Last updated: 10:08 AM ET, Wed September 28 2016

President Obama Nominates US Ambassador to Cuba

Destination & Tourism | Patrick Clarke | September 28, 2016

President Obama Nominates US Ambassador to Cuba

PHOTO: The National Capitol Building in Havana, Cuba (photo via Flickr). 

In what has the potential to be another key step toward normalizing relations between the United States and Cuba, President Barack Obama nominated the first U.S. ambassador to Cuba in more than 50 years Tuesday, selecting career Foreign Service officer Jeffrey DeLaurentis, according to the New York Times.

DeLaurentis' appointment is pending approval from the Senate, where his nomination is sure to be met with significant resistance.

Nonetheless, the President spoke highly of DeLaurentis and believes he can spark the change necessary to inspire Congress to lift a decades-long trade embargo.

"Jeff's leadership has been vital throughout the normalization of relations between the United States and Cuba, and the appointment of an ambassador is a common sense step forward toward a more normal and productive relationship between our two countries," President Obama said in a statement.

While Republican Senator Marco Rubio said the "nomination should go nowhere" until Cuban President Raul Castro's regime progresses significantly on human rights and political freedom, per the Times, the White House argues that appointing DeLaurentis is a necessary step toward achieving that change.

READ MORE: More Wi-Fi Access Promised In Cuba

"Having an ambassador will make it easier to advocate for our interests, and will deepen our understanding even when we know that we will continue to have differences with the Cuban government," added Obama. "He is exactly the type of person we want to represent the United States in Cuba, and we only hurt ourselves by not being represented by an ambassador."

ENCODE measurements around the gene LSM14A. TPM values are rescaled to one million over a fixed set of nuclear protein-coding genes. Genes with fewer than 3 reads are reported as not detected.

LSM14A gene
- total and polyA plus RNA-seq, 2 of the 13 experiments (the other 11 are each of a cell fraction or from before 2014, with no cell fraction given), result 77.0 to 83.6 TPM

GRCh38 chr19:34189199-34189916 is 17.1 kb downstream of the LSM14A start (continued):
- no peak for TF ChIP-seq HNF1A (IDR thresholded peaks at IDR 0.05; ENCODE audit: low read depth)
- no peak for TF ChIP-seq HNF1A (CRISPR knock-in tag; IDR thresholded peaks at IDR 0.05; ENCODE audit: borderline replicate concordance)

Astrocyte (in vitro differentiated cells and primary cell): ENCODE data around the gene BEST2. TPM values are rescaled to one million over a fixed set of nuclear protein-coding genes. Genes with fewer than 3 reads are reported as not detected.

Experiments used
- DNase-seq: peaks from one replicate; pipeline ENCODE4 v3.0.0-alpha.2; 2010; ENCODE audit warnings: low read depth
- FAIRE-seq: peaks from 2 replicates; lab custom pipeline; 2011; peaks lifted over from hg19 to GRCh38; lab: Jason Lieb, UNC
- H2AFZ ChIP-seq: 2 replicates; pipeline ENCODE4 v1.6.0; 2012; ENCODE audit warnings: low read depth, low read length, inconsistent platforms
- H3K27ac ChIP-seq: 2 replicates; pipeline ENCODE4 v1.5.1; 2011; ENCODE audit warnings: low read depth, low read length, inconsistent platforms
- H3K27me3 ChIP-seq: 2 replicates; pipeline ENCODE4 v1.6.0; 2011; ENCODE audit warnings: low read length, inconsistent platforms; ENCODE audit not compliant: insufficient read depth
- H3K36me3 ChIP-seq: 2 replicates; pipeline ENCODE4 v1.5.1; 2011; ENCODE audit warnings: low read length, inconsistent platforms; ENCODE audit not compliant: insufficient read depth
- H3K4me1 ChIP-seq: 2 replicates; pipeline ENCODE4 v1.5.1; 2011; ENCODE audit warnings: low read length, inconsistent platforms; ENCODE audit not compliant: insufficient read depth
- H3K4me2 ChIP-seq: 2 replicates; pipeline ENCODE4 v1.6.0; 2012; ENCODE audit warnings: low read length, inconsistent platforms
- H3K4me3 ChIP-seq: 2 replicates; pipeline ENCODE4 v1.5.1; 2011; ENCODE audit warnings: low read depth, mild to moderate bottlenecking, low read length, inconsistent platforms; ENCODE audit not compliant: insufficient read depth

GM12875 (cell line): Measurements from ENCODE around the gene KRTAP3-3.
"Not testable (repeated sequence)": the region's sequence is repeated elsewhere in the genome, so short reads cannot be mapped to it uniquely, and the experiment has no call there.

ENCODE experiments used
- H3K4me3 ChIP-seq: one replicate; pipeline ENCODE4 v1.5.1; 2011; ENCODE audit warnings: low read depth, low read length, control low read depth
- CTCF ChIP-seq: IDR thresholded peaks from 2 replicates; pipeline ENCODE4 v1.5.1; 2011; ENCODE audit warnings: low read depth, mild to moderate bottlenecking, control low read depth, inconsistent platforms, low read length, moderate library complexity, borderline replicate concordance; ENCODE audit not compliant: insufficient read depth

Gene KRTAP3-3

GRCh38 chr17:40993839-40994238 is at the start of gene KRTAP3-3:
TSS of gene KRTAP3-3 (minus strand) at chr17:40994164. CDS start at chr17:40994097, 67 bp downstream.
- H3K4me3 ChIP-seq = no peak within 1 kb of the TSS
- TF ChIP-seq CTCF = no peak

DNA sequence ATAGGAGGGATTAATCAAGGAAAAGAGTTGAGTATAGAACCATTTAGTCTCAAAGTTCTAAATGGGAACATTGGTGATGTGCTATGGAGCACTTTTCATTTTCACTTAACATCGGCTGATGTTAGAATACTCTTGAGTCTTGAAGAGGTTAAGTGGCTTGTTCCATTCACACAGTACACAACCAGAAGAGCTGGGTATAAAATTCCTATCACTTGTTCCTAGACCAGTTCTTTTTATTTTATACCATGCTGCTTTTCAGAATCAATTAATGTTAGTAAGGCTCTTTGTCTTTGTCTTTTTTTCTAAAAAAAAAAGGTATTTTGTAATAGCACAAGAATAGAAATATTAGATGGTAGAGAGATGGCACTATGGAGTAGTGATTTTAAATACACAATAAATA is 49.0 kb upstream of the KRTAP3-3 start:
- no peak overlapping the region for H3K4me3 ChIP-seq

DeLaurentis' nomination comes nearly two years after the Obama administration began its efforts to relax restrictions on travel between the U.S. and Cuba. While tourism is technically still off limits, Americans can receive approval to visit the Caribbean island so long as they qualify under any one of a dozen different categories, including family visits and educational activities.

Since President Obama announced his travel-friendly policy on Cuba in December 2014, the U.S. has reopened the American Embassy in Cuba and the first U.S.-operated hotel has opened in Havana.

What's more, this past summer saw the long-awaited commencement of direct commercial flights between the two countries, with JetBlue making history Aug. 31.

While the administration's efforts over the past 20-plus months have already made Cuba more accessible to American travelers, Tuesday's nomination signals a potential key move toward bridging the two destinations. 

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